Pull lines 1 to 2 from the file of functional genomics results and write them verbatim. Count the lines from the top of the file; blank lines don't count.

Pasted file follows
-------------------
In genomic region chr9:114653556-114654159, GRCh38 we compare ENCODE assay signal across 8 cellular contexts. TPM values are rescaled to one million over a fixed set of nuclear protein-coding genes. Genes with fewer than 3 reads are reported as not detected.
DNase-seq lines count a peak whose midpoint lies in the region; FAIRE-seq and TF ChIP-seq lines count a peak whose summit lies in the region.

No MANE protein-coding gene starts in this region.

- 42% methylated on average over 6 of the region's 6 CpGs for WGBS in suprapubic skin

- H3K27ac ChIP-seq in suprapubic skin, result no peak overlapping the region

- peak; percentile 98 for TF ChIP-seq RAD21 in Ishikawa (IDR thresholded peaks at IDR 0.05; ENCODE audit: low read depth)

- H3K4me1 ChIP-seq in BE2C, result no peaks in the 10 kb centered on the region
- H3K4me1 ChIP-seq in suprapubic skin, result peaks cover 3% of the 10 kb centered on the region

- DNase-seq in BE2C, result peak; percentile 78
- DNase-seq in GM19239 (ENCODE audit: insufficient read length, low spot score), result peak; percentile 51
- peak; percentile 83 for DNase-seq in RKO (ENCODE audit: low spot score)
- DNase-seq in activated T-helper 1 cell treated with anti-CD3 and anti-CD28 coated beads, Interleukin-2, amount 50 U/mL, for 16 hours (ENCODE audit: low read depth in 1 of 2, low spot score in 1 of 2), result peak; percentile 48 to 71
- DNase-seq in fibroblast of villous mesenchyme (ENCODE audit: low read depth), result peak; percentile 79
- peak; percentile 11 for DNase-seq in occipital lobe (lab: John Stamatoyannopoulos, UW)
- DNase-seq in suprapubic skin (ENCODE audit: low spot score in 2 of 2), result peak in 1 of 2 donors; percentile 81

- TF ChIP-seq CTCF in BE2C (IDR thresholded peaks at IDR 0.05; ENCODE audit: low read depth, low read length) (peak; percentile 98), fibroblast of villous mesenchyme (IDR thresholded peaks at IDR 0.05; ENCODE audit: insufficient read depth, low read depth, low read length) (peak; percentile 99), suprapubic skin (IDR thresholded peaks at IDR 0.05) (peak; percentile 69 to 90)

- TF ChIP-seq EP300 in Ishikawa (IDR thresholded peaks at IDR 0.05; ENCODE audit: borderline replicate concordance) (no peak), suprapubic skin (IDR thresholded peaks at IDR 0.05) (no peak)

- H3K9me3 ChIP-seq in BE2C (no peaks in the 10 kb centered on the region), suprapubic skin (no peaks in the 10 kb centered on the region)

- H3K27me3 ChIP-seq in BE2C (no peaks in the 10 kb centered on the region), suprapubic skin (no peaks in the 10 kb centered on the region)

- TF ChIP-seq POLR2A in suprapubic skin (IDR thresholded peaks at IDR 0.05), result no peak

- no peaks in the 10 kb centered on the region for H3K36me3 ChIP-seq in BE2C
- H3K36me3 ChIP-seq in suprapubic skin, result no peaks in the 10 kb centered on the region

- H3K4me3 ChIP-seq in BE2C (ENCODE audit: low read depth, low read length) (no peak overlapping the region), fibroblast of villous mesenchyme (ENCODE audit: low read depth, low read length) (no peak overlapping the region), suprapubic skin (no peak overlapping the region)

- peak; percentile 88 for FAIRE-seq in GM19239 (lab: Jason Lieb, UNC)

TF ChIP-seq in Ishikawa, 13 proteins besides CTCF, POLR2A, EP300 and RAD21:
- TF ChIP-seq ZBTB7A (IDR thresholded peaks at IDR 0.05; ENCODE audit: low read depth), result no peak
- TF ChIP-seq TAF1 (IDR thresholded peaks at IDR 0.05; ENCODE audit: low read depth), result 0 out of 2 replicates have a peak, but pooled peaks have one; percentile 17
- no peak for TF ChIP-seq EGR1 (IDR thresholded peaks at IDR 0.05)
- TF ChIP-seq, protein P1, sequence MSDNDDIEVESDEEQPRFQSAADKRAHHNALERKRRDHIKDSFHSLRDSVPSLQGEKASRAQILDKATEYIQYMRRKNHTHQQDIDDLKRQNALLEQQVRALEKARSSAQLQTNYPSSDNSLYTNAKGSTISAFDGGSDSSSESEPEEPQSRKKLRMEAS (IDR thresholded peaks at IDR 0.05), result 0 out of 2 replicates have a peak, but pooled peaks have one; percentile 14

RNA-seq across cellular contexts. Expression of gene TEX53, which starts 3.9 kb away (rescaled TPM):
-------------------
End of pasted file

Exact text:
In genomic region chr9:114653556-114654159, GRCh38 we compare ENCODE assay signal across 8 cellular contexts. TPM values are rescaled to one million over a fixed set of nuclear protein-coding genes. Genes with fewer than 3 reads are reported as not detected.
DNase-seq lines count a peak whose midpoint lies in the region; FAIRE-seq and TF ChIP-seq lines count a peak whose summit lies in the region.